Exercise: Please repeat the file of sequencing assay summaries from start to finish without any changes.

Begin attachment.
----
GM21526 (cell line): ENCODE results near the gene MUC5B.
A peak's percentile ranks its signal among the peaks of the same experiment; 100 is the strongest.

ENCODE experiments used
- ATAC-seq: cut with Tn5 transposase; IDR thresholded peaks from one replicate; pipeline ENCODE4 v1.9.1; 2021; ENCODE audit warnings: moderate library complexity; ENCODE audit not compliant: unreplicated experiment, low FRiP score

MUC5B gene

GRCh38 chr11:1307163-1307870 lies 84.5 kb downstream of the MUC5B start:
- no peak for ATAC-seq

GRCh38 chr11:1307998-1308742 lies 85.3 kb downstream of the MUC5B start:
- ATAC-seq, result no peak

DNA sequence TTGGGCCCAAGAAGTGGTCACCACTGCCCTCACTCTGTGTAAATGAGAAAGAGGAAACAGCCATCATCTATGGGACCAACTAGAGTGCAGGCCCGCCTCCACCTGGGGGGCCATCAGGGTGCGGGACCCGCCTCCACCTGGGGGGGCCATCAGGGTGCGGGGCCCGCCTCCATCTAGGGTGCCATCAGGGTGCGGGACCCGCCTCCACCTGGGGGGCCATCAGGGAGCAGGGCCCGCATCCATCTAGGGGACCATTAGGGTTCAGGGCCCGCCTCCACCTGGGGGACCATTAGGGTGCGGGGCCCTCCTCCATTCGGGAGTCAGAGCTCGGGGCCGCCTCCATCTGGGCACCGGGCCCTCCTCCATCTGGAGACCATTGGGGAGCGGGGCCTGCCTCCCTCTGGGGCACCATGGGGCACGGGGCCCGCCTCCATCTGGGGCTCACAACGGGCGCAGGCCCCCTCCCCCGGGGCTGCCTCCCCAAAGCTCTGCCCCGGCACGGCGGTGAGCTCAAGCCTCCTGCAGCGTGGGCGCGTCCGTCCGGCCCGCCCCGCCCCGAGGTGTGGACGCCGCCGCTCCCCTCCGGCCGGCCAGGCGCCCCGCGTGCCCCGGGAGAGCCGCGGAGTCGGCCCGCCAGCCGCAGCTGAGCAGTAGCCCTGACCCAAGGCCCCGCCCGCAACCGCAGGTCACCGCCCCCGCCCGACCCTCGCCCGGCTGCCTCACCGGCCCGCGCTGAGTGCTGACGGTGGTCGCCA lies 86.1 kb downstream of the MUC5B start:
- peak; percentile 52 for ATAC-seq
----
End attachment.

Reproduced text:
GM21526 (cell line): ENCODE results near the gene MUC5B.
A peak's percentile ranks its signal among the peaks of the same experiment; 100 is the strongest.

ENCODE experiments used
- ATAC-seq: cut with Tn5 transposase; IDR thresholded peaks from one replicate; pipeline ENCODE4 v1.9.1; 2021; ENCODE audit warnings: moderate library complexity; ENCODE audit not compliant: unreplicated experiment, low FRiP score

MUC5B gene

GRCh38 chr11:1307163-1307870 lies 84.5 kb downstream of the MUC5B start:
- no peak for ATAC-seq

GRCh38 chr11:1307998-1308742 lies 85.3 kb downstream of the MUC5B start:
- ATAC-seq, result no peak

DNA sequence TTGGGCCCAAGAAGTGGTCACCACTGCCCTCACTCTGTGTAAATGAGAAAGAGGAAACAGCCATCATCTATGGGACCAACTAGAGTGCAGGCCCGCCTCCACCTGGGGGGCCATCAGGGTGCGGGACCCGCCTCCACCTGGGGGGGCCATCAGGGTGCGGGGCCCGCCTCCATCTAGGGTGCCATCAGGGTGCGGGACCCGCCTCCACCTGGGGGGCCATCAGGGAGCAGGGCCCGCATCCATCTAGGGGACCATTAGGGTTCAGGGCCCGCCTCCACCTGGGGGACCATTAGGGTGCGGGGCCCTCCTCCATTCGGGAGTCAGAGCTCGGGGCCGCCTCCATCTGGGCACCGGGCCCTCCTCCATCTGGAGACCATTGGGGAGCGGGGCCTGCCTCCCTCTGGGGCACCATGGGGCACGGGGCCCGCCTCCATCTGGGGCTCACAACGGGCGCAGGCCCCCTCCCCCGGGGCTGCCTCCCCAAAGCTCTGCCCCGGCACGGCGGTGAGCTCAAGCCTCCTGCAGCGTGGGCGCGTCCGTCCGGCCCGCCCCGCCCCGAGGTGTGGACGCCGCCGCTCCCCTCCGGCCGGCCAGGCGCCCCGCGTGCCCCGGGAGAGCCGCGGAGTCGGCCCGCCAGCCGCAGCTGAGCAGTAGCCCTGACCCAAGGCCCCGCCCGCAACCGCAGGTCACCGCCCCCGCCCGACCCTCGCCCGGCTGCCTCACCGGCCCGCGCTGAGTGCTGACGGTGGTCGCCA lies 86.1 kb downstream of the MUC5B start:
- peak; percentile 52 for ATAC-seq